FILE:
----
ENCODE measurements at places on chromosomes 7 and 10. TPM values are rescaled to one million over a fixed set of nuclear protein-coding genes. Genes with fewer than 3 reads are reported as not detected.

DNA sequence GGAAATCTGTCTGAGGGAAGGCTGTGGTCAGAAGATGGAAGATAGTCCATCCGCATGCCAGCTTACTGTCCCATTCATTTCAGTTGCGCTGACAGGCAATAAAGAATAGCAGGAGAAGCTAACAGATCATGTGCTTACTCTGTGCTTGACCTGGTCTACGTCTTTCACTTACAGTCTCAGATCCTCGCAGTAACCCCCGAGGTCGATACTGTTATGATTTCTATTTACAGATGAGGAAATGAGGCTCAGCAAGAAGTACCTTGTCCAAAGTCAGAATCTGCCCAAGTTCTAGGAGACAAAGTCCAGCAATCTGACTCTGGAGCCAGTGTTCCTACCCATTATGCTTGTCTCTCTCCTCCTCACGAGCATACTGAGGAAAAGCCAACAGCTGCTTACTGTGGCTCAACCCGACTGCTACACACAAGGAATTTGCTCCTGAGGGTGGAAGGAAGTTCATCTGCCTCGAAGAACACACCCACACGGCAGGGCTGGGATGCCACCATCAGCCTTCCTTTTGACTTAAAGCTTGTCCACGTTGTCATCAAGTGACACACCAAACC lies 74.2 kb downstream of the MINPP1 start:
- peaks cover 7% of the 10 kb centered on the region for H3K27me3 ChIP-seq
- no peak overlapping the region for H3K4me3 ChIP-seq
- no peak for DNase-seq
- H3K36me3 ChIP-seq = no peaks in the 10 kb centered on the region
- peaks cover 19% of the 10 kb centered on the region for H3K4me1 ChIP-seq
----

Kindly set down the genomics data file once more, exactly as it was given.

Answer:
ENCODE measurements at places on chromosomes 7 and 10. TPM values are rescaled to one million over a fixed set of nuclear protein-coding genes. Genes with fewer than 3 reads are reported as not detected.

DNA sequence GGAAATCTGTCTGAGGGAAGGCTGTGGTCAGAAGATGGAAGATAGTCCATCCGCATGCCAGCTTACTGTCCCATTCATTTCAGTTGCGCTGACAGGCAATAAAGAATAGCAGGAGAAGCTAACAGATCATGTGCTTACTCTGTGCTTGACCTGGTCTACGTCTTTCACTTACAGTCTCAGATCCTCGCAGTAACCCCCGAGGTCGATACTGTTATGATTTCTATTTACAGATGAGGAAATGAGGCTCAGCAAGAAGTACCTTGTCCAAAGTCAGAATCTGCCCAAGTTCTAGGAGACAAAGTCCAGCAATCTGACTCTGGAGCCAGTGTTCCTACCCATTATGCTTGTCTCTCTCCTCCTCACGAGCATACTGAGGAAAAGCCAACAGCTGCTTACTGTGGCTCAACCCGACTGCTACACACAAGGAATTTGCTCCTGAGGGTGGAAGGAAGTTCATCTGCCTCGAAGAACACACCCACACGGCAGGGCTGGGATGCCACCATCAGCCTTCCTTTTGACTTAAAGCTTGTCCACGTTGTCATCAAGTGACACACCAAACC lies 74.2 kb downstream of the MINPP1 start:
- peaks cover 7% of the 10 kb centered on the region for H3K27me3 ChIP-seq
- no peak overlapping the region for H3K4me3 ChIP-seq
- no peak for DNase-seq
- H3K36me3 ChIP-seq = no peaks in the 10 kb centered on the region
- peaks cover 19% of the 10 kb centered on the region for H3K4me1 ChIP-seq